Bill C4 and God’s Law (continued)

[note: Joe Boot of the Ezra Institute wrote an excellent piece in September 2020 warning of the passage of Bill C8. That bill died when the election was called. Bill C6, which enlarges scope and penalties of C8 has been passed. I recommend you read it.]

Part one of this series is here.

The impact of Bill C4 is clear: to work for or encourage the conversion of an individual away from sinful sexual behaviour is now illegal. To preach, teach, counsel young people and to inform them of the teaching of Scripture on sexual ethics, is illegal. It is illegal to speak of “attempting to change one’s sexual orientation.” To present a Gospel that involves real change, is illegal.

In light of 1 Corinthians 6:9-11, preaching the whole counsel of God is illegal:

Or do you not know that the unrighteous will not inherit the kingdom of God? Do not be deceived: neither the sexually immoral, nor idolaters, nor adulterers, nor men who practice homosexuality, nor thieves, nor the greedy, nor drunkards, nor revilers, nor swindlers will inherit the kingdom of God. And such were some of you. But you were washed, you were sanctified, you were justified in the name of the Lord Jesus Christ and by the Spirit of our God.” (1 Corinthians 6:9–11, ESV).

An unbelieving world will care little that some “will not inherit the kingdom of God” (vs 9). To the unbeliever, the secular state has declared itself to be God, and the only kingdom worthy of concern is the State. But that little phrase in verse 11! “And such were some of you!” This means change, born of the identification of sin, repentance from sin, regeneration.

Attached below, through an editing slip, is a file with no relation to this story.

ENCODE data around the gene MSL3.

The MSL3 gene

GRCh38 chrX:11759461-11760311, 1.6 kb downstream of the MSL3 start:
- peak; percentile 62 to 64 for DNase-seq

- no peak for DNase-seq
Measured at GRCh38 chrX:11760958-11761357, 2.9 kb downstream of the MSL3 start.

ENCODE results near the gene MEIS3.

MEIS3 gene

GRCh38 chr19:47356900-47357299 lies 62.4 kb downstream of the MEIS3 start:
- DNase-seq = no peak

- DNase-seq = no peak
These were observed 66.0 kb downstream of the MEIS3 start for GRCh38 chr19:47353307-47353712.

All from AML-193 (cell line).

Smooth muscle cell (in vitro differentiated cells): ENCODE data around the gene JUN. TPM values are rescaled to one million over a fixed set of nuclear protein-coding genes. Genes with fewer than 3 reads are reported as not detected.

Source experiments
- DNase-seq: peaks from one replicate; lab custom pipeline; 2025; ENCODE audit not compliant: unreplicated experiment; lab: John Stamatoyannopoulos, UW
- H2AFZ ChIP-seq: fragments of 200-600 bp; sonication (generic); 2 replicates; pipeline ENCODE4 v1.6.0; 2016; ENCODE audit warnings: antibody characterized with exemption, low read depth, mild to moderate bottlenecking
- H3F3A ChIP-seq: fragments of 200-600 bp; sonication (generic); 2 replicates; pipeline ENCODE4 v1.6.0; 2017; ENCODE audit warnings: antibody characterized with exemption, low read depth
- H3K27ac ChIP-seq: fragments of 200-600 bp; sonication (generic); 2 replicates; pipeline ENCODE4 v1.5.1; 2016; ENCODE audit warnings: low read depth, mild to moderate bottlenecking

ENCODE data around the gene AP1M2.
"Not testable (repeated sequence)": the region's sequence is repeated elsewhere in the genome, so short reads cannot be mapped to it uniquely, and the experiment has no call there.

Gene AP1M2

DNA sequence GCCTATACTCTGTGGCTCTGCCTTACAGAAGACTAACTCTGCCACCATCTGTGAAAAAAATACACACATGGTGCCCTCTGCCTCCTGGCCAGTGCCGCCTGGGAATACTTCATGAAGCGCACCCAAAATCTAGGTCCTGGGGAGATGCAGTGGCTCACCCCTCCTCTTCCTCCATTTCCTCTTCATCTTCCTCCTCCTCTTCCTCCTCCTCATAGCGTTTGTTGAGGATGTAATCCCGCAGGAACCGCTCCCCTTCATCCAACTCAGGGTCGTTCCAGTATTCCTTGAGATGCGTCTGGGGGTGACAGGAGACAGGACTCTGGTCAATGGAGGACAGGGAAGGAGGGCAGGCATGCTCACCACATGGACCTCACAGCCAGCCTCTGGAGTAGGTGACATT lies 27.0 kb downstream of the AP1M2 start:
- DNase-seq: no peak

“But you were washed, sanctified, justified.” You were one thing, now you are another thing. It really can’t be any clearer. There is an old riddle, “When is a door not a door?” Answer: “When it is ajar.” This works better when heard rather than written, since “ajar” and “a jar” sound alike. So a door is not a door when it is “a jar.” Break this down as a sentence and you get this: “When is a door not a door?” “When it is ajar.” A jar is not a door, so we can understand it this way: “When is a door not a door?” “When it is something else.” A door is not a door when it is something else.

When is an idolator not an idolator? When he is something else.

When is a homosexual not a homosexual? Bill C4 says never. “Once queer, always queer.” Scripture says, “And such were some of you.” The Christian then must answer, “when he is something else.” A regenerate man, a man who is “washed, sanctified, justified.” He is something else indeed!

This applies to all rebellion (sin) against God, so we never identify ourselves by our sin. A regenerate person will change. The sin once embraced has become a dreaded enemy to be fought at every opportunity. “You must be killing sin or it will be killing you” –Puritan John Owens.

To proclaim a Gospel that identifies and names sin (preaching the Law of God) and promises deliverance from that sin, is forbidden by Law. A man who loves his sin will not want to be saved from it. But a man who loves the Christ who died for that sin will seek to kill that sin.

Our response? We cannot adapt the Gospel to the urges of the day. God’s Law, His Word, abides. A cherished sin is still a sin, and sin forever separates man from God. A damnable sin is still a sin, and no act of a governing body can change that. Nothing has changed.

It is of the utmost importance that the church does not adapt its message to new laws. To adapt is to abandon Scriptural authority. It is impossible to preach salvation from sin and not to preach the necessary abandonment of that sin. This includes all sin, but some sins don’t have legal protection today!